Of course, Ms Yellen should be ashamed of herself. But the shame is far deeper than Mr Trump imagines. He thinks she is just ‘playing politics’, trying to get Hillary elected; actually, her crime is far greater.

Ultra-low interest rates do not create wealth. They just shift it around, from savers to borrowers. Borrowers pay less to service their debts; savers see their interest income disappear.

The biggest borrower in the world is the US government. It is also the biggest beneficiary of the Fed’s EZ money policies. You can do the maths yourself.

Were the feds forced to pay another 2% on the national debt, for example, it would be nearly $400 billion a year in extra interest payments. That is money the feds don’t pay…and savers don’t get.

It’s the grandest larceny on earth.

The real shame…

Super-low interest rates — aided and abetted by QE — also boost stock prices. This creates the ‘false stock market’ Mr Trump is critical of.

Central banks are buying stocks to feed their QE programs as bonds dry up. The idea is to stimulate their economies; the result is to stimulate Wall Street.

Between them, the Bank of Japan and the Swiss National Bank own about $300 billion worth of stocks. And many of the Swiss National Bank’s holdings are listed in the US.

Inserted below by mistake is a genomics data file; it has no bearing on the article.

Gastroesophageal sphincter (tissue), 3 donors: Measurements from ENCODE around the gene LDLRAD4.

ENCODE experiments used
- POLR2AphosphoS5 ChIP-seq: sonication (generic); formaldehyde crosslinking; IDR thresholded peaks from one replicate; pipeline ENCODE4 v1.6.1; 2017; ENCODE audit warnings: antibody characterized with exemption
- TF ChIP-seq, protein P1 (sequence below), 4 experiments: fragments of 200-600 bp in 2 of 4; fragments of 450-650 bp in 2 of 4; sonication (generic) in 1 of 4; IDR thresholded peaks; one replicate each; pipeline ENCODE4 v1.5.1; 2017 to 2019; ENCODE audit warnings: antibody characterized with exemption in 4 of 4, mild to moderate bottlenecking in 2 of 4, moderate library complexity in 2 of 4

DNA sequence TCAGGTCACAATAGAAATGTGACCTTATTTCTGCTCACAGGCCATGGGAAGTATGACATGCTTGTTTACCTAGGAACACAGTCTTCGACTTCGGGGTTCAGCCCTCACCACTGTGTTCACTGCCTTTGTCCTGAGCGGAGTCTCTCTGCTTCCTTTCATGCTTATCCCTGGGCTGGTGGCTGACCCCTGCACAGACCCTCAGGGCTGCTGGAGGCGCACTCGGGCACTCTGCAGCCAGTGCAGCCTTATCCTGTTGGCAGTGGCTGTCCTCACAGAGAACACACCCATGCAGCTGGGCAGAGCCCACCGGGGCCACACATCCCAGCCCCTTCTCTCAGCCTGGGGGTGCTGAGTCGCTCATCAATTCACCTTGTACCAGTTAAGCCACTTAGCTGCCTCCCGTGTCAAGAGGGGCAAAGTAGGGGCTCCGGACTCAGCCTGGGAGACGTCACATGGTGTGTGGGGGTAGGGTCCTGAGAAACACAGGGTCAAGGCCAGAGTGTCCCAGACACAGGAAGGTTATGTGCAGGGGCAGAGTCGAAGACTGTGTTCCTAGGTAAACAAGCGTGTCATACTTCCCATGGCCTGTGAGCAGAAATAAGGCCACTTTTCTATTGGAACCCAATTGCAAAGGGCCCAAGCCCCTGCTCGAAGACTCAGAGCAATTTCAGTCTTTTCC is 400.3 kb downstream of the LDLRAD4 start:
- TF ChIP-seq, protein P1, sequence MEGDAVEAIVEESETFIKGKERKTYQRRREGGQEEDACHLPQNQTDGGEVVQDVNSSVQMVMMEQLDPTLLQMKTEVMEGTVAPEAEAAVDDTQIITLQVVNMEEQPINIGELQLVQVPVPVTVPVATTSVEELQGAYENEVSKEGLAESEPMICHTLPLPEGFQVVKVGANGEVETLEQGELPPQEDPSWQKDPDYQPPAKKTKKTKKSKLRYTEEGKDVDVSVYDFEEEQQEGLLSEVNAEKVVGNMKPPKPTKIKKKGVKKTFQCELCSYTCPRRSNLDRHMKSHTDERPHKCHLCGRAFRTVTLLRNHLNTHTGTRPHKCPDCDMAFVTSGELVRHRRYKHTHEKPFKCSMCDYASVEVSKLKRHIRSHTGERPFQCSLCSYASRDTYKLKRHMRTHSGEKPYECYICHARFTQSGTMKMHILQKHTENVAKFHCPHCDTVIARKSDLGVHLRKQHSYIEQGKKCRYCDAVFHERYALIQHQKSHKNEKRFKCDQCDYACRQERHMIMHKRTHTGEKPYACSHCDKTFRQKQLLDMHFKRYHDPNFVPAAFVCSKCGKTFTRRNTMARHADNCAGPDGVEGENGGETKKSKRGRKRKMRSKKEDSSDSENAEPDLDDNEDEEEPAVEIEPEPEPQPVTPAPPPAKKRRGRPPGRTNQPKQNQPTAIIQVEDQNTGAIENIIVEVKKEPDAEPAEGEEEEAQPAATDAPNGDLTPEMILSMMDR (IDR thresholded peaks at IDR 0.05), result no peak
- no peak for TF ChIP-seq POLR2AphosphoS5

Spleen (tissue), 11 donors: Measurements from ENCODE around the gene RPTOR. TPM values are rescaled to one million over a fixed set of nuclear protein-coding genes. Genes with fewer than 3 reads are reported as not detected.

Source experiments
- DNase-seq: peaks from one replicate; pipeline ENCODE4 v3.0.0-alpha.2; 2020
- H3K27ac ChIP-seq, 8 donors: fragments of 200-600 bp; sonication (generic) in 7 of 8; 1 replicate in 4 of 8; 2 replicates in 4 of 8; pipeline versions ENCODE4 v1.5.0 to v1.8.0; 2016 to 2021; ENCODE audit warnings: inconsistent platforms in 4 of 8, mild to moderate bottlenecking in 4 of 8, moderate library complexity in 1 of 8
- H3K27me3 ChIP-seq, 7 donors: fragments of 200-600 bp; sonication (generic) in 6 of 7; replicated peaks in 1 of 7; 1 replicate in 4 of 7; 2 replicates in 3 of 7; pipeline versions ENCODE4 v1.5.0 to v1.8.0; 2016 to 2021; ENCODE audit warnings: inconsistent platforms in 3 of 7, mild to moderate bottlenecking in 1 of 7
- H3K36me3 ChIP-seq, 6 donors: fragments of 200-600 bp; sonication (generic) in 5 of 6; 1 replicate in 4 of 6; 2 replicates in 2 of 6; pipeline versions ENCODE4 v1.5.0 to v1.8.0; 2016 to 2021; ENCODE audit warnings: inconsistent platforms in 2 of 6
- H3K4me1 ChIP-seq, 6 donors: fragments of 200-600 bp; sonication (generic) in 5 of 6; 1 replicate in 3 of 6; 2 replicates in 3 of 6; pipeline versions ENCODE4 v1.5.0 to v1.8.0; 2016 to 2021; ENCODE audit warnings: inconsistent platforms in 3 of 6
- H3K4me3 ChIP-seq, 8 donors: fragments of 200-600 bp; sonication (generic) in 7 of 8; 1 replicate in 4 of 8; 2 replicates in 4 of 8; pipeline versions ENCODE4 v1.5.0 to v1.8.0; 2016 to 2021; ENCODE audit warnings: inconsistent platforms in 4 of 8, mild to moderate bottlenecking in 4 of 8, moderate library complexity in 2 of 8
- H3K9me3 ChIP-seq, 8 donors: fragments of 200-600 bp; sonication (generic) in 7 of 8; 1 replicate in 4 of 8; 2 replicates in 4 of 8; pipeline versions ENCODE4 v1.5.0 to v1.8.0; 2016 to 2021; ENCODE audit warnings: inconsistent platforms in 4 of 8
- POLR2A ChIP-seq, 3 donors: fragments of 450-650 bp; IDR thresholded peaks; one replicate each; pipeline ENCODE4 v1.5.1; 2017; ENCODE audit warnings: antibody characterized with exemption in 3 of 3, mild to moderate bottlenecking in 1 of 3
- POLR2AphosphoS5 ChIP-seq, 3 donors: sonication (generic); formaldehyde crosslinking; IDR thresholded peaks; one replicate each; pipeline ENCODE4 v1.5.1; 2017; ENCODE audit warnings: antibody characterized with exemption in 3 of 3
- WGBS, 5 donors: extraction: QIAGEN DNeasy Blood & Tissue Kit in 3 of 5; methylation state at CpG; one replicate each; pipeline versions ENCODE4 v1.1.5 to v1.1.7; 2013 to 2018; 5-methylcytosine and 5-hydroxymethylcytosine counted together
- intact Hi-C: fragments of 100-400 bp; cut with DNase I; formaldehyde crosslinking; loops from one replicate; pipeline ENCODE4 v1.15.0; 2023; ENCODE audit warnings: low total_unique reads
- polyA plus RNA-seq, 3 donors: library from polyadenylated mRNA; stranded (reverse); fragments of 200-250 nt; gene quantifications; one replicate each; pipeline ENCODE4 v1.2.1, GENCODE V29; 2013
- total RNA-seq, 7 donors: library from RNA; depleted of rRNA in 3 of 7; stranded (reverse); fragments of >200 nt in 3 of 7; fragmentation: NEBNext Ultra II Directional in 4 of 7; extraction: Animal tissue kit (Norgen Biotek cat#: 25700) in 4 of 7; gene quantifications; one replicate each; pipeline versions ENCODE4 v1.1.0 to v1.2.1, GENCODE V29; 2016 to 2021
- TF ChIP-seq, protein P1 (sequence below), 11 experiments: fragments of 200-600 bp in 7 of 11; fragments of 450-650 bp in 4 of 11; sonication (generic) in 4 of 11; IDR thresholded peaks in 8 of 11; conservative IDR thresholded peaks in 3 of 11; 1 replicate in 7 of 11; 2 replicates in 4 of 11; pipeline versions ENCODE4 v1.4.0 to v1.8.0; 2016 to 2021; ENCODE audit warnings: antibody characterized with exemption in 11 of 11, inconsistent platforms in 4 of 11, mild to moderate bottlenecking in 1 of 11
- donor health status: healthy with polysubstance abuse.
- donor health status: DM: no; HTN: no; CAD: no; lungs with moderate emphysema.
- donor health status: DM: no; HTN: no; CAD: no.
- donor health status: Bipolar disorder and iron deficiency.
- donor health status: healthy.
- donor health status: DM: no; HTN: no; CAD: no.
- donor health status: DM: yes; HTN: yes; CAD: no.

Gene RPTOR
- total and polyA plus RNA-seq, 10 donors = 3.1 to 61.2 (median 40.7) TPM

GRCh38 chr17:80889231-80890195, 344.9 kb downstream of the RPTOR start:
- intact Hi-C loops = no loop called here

This, too, should be a source of deep shame for all central bankers.

Fed policies may not be designed to benefit Democrats or Republicans. But they are intended to prop up the entire class of Parasitocrats, chisellers, profiteers, zombies, and cronies that benefit from politics.

The Fed helps Wall Street steal hundreds of billions from middle-class savers…

…it favours powerful insiders with the lowest borrowing costs in 5,000 years…

…it connives to raise stock prices to the highest levels ever seen…

…and it collaborates with the Parasitocracy to keep the whole shebang going…at the expense of ordinary households.

An honest banker protects the public from bad money and bad debt. Ms Yellen does neither.

That is a real shame.


Bill Bonner,
For Markets and Money, Australia

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Since founding Agora Inc. in 1979, Bill Bonner has found success and garnered camaraderie in numerous communities and industries. A man of many talents, his entrepreneurial savvy, unique writings, philanthropic undertakings, and preservationist activities have all been recognized and awarded by some of America’s most respected authorities. Along with Addison Wiggin, his friend and colleague, Bill has written two New York Times best-selling books, Financial Reckoning Day and Empire of Debt. Both works have been critically acclaimed internationally. With political journalist Lila Rajiva, he wrote his third New York Times best-selling book, Mobs, Messiahs and Markets, which offers concrete advice on how to avoid the public spectacle of modern finance. Since 1999, Bill has been a daily contributor and the driving force behind Markets and Money.